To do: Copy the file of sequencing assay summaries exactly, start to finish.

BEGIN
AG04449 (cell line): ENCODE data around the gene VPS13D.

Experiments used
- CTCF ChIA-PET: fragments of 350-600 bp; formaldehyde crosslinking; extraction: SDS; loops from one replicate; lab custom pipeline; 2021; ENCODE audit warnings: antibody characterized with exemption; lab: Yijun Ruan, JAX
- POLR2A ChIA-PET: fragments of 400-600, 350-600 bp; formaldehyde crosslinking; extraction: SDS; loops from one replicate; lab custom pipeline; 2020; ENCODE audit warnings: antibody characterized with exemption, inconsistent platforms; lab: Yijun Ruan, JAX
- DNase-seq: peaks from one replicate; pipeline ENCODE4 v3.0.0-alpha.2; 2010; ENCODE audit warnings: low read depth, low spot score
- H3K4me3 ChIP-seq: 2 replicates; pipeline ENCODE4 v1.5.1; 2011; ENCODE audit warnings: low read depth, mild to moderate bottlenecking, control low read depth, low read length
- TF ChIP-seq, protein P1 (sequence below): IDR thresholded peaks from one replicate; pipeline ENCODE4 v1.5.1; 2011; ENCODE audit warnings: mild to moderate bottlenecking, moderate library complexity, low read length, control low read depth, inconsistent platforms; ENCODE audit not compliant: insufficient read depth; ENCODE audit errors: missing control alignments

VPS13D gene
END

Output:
AG04449 (cell line): ENCODE data around the gene VPS13D.

Experiments used
- CTCF ChIA-PET: fragments of 350-600 bp; formaldehyde crosslinking; extraction: SDS; loops from one replicate; lab custom pipeline; 2021; ENCODE audit warnings: antibody characterized with exemption; lab: Yijun Ruan, JAX
- POLR2A ChIA-PET: fragments of 400-600, 350-600 bp; formaldehyde crosslinking; extraction: SDS; loops from one replicate; lab custom pipeline; 2020; ENCODE audit warnings: antibody characterized with exemption, inconsistent platforms; lab: Yijun Ruan, JAX
- DNase-seq: peaks from one replicate; pipeline ENCODE4 v3.0.0-alpha.2; 2010; ENCODE audit warnings: low read depth, low spot score
- H3K4me3 ChIP-seq: 2 replicates; pipeline ENCODE4 v1.5.1; 2011; ENCODE audit warnings: low read depth, mild to moderate bottlenecking, control low read depth, low read length
- TF ChIP-seq, protein P1 (sequence below): IDR thresholded peaks from one replicate; pipeline ENCODE4 v1.5.1; 2011; ENCODE audit warnings: mild to moderate bottlenecking, moderate library complexity, low read length, control low read depth, inconsistent platforms; ENCODE audit not compliant: insufficient read depth; ENCODE audit errors: missing control alignments

VPS13D gene